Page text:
First World War as the Enactment of a Sacrificial Fantasy
Richard A. Koenigsberg (with Roger Griffin)
Roger Griffin
ROGER GRIFFIN, Professor in Modern History at Oxford Brookes University
After 26 years of research and 10,000 pages of notes, my findings on the First World War crystallize as follows: It was a collective ritual whose purpose was to sacralize the nation-state. By consuming soldiers’ bodies, the body politic came into being: “Individuals died so the nation might live.”

In the excerpt below, Roger Griffin writes of the “sacrificial fantasy” that sustained the First World War. The deaths of soldiers served to “revitalize the community.” The sacrificed blood of the soldier, Barak Rahimi says, bestows “new life for the community.” The reality of the nation is displayed with the “destruction of each body on the battlefield.”

Political history embodies a profound, massive form of psychopathology. Yet we live within the matrix of this psychopathology, equating it with “normality.”

I’ve written about “awakening from the nightmare of history.” But before one can awaken, one has to face the reality of the nightmare in which we are immersed. We haven’t done this yet.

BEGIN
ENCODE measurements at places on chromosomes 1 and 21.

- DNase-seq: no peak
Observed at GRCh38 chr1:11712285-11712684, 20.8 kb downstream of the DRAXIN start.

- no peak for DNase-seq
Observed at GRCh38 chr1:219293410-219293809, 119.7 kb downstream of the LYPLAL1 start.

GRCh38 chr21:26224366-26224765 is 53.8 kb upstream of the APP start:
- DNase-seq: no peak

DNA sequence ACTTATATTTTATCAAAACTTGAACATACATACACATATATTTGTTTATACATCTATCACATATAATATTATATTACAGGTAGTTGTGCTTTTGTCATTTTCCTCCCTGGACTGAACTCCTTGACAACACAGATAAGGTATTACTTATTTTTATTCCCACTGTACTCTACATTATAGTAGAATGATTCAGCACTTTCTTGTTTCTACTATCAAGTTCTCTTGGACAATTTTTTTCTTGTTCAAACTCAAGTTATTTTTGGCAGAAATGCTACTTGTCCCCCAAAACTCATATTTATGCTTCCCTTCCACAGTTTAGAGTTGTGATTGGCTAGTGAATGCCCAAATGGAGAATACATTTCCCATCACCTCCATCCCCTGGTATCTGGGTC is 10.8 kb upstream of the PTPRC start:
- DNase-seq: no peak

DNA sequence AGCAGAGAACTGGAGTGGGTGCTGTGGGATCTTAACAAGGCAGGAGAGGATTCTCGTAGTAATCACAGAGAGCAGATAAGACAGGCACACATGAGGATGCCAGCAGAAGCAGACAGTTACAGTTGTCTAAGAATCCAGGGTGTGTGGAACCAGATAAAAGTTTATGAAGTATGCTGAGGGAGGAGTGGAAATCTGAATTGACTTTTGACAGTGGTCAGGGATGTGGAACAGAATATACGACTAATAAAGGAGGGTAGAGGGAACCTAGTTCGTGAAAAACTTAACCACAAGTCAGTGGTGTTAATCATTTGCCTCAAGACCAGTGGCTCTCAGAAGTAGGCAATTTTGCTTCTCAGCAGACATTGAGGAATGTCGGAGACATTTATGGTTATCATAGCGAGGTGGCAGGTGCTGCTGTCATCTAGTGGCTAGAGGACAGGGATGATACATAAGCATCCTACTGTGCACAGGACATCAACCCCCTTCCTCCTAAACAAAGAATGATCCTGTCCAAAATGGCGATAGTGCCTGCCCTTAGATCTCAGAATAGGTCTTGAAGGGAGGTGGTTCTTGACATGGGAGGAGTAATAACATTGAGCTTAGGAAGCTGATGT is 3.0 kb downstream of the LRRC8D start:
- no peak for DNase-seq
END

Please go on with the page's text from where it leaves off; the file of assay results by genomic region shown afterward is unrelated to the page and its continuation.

From “The Meaning of ‘Sacrifice’ in the First World War” (R. Griffin):”

American social psychologist Richard Koenigsberg in a series of essays has explored the “sacrificial fantasy” that the death of the soldier is vital to the revitalization of the community, or more precisely the “body politic.” This is a literalized, reified metaphor configured as a suprapersonal, “magic” organism of flesh, blood, and spirit, whether in the form of the tribe, a distinctive ethnic culture, or in a modern context, the nation.

He argues that the all-consuming sacralization of death in the First World War points to the survival into modern times of the same primordial logic that drove the elaborate social and ritual life of the Aztecs, which was entirely constructed round the myth that war was a sacred necessity.

The logic was simple: If no enemy warriors were captured in combat to immolate atop the pyramid-altar, no sacrificial blood could run down the steps to keep the sun alive. As Barak Rahimi puts it, the sacrificed blood of a soldier “bestows a new life for the community, as it identifies the reality of the nation displayed with the destruction of each body on the battle field.”